Over the past several days, there have been enormous backups at the UAE border crossing with Saudi Arabia at Al Guwaifat. The tailbacks, sometimes reaching as much as 32km in length, are now down to only 12-15km, but in 50° C (122° F) heat, drivers are falling ill and spend much of their time and money looking for fuel, water, and ice to protect perishable goods.
What’s behind this? There may not be a single answer. Some see enhanced implementation of border crossing requirements, as this Gulf News article reports:
Saudi officials set terms to resolve truck backlog at border
Riyadh: Customs fees applicable on the goods sent to Saudi Arabia through the UAE must be paid at the border, insisted Saudi officials on Sunday, during a meeting with UAE delegation to find a solution to the truck backlog at the UAE-Saudi border.
Saudi customs also want to implement the ban imposed around two weeks back against the entry of used cars that are more than five-years old.
There are also rumors circulating in the region saying that the tightening at the border is ‘pay back’ for the UAE’s demand that the GCC Central Bank be headquartered in Dubai and not in Riyadh. While that’s not implausible, I’ve nothing to back it up.
Khaleej Times reports on the ordeal of the drivers:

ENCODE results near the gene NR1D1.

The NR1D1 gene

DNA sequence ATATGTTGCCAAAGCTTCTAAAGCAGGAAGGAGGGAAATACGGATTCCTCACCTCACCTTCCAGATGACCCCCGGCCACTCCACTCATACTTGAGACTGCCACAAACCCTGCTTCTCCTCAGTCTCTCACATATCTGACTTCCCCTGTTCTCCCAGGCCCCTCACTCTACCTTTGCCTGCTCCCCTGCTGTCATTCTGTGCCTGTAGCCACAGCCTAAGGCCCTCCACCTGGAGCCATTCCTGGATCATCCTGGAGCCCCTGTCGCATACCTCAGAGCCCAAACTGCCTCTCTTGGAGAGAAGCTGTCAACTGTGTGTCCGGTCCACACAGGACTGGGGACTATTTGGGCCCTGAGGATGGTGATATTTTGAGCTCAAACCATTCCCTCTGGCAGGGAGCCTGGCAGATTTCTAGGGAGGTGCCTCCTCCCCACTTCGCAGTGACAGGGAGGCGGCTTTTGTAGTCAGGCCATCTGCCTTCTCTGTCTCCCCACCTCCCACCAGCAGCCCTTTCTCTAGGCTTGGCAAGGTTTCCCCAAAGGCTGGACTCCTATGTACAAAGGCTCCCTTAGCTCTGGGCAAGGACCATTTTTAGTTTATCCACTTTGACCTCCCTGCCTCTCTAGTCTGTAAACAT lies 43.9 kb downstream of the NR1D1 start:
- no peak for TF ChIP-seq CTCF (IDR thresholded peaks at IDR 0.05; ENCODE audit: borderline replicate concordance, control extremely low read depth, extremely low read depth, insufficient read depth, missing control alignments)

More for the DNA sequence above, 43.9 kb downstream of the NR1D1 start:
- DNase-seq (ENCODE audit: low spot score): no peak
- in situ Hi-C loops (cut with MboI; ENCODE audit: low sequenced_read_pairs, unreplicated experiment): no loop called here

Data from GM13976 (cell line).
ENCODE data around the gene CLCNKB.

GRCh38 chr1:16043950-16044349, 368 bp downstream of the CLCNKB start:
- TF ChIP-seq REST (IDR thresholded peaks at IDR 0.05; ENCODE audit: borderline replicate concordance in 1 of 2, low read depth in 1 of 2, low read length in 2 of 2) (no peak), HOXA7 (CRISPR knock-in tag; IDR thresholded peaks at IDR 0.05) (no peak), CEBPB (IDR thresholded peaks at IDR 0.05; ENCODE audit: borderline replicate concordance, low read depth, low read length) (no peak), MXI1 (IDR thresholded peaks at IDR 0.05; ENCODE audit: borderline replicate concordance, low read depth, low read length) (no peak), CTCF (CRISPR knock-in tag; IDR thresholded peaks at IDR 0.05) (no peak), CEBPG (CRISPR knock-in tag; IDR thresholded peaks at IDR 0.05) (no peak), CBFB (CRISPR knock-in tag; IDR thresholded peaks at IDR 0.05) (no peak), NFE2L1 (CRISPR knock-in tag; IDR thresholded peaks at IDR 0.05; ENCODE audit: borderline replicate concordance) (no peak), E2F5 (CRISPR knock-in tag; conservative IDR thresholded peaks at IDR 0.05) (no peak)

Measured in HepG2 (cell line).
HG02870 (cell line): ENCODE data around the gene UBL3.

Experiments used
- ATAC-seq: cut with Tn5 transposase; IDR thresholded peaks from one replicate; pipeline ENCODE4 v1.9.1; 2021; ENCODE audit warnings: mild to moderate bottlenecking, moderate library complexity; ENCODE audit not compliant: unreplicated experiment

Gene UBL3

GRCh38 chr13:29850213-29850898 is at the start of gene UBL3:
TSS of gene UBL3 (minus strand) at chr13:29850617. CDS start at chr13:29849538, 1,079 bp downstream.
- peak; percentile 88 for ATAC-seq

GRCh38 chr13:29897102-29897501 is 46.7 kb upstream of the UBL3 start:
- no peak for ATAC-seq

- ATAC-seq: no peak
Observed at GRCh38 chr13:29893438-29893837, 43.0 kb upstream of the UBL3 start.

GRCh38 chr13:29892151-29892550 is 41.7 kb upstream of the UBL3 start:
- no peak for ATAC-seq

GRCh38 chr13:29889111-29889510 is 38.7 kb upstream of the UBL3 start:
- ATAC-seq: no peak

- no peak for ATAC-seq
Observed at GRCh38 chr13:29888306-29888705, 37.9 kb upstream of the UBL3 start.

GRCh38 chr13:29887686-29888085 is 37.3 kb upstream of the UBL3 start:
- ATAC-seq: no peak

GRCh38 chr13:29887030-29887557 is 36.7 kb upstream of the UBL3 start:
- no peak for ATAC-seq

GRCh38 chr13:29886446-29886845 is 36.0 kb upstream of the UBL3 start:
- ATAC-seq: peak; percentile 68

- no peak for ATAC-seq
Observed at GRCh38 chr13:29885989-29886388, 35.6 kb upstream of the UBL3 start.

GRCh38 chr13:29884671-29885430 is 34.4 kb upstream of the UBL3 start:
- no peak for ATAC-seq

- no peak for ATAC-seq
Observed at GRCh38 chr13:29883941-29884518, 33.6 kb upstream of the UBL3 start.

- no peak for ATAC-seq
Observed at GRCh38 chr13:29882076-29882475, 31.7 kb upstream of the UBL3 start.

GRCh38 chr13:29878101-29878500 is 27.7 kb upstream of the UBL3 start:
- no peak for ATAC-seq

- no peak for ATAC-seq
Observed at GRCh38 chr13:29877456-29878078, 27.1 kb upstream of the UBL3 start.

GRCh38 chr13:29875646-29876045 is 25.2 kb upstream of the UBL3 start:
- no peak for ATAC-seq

AL GHUWAIFAT – ‘Snail’s pace’ will be an exaggeration of the speed at which 49-year-old Yahya Aloush Mohamed has been driving his truck in the Al Ghuwaifat area over the past few days.
His truck has covered only 13km since it joined the huge line-up of the vehicles about five days back. Now he is waiting at the parking lot near the UAE border not knowing when he would get Customs clearance and proceed to Riyadh to deliver the packaging materials to a cement company there.
“I hail from Syria and have been ?driving vehicles for the last 29 years. I have worked in Saudi Arabia, in the erstwhile USSR and in the UAE as driver, apart from Syria. I have not undergone such an ordeal so far before,” Yahya Aloush told Khaleej Times.
The situation is turning into a humanitarian crisis, reports The National from the UAE:
Stranded drivers falling ill in heat
Essam al Ghalib and Zoi Constantine
AL GHUWAIFAT // The plight of lorry drivers at the Saudi border is a “humanitarian crisis”, according to a hospital doctor in the nearby town of Sila.
The doctor, who works in the accident and emergency department at Ba’aya al Sila Hospital, said the drivers had a range of often serious symptoms after being trapped for days in the extreme summer heat.
Two days earlier a man had been brought to the hospital hallucinating and covered in sand.
Several people had seen him on his stomach, apparently trying to swim through the sand because he believed he was in the sea.
“We have been getting two or three cases of drivers coming in per day due to renal colic, heat stroke and diabetic emergencies,” said the doctor. “The drivers are suffering because they cannot keep their air conditioning on or else they will run out of gas. This is truly a humanitarian crisis.”